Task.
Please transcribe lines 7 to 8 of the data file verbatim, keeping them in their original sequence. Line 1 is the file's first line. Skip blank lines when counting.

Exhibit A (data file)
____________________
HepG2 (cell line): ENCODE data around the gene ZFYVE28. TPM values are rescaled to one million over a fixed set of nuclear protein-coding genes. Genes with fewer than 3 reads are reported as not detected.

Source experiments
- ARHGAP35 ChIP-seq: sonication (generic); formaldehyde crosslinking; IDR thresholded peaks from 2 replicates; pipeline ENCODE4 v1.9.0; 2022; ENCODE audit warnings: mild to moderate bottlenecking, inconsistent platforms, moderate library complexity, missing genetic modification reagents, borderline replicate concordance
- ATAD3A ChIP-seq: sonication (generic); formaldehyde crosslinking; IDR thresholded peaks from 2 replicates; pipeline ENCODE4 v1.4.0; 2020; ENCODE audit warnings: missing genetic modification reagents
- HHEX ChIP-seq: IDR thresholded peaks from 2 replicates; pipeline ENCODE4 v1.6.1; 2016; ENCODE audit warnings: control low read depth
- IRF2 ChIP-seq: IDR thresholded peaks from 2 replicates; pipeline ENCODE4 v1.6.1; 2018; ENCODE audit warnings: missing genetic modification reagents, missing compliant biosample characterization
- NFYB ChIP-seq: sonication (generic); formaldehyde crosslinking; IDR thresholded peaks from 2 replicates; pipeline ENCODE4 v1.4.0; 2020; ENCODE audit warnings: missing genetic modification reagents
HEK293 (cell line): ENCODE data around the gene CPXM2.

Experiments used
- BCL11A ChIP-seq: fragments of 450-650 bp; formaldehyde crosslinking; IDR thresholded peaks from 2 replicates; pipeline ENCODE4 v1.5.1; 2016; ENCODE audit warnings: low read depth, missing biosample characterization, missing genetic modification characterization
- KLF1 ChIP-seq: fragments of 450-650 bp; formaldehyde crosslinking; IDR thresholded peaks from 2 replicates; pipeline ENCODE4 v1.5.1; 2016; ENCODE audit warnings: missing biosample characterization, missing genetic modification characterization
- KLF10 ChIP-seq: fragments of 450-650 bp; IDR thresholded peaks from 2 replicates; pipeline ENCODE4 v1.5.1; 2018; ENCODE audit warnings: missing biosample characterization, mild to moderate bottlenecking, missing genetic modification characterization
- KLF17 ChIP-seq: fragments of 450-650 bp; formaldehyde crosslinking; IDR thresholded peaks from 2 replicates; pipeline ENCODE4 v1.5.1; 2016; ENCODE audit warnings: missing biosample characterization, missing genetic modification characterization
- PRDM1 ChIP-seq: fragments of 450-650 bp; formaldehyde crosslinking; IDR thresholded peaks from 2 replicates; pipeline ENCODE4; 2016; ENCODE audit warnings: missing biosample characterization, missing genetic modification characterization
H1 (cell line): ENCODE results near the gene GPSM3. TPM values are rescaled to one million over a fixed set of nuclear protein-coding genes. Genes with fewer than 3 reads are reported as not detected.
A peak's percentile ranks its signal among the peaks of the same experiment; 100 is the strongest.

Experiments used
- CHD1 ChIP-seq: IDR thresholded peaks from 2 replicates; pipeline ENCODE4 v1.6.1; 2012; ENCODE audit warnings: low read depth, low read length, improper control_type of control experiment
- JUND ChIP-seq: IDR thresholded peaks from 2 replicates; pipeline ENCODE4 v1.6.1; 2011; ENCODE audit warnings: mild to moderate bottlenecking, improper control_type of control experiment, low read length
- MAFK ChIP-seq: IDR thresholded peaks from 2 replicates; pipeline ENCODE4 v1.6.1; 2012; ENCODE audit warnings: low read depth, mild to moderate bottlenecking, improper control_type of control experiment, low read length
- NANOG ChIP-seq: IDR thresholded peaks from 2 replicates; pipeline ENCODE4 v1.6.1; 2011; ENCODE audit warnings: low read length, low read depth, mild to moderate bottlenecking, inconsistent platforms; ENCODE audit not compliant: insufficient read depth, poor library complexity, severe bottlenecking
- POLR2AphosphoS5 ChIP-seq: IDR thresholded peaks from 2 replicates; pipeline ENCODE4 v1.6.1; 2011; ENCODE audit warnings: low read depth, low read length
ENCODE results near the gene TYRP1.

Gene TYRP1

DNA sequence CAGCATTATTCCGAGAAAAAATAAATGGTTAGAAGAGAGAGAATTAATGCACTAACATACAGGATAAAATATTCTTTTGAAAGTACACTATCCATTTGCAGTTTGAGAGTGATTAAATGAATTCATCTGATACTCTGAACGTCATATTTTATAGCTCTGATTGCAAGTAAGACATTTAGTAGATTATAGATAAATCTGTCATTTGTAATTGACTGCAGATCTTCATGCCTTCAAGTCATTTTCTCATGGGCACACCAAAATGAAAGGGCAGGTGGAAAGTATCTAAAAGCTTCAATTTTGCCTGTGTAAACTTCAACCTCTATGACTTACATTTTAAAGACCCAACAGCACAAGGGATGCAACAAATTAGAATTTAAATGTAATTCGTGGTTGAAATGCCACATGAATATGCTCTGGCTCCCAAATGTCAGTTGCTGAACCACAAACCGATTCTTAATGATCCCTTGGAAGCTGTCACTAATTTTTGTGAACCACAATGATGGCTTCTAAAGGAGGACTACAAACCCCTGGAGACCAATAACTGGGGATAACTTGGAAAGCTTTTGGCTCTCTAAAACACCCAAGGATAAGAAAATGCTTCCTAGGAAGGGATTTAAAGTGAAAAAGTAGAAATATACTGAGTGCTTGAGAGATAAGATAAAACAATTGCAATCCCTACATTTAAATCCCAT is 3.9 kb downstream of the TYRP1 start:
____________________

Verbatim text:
- NFYB ChIP-seq: sonication (generic); formaldehyde crosslinking; IDR thresholded peaks from 2 replicates; pipeline ENCODE4 v1.4.0; 2020; ENCODE audit warnings: missing genetic modification reagents
HEK293 (cell line): ENCODE data around the gene CPXM2.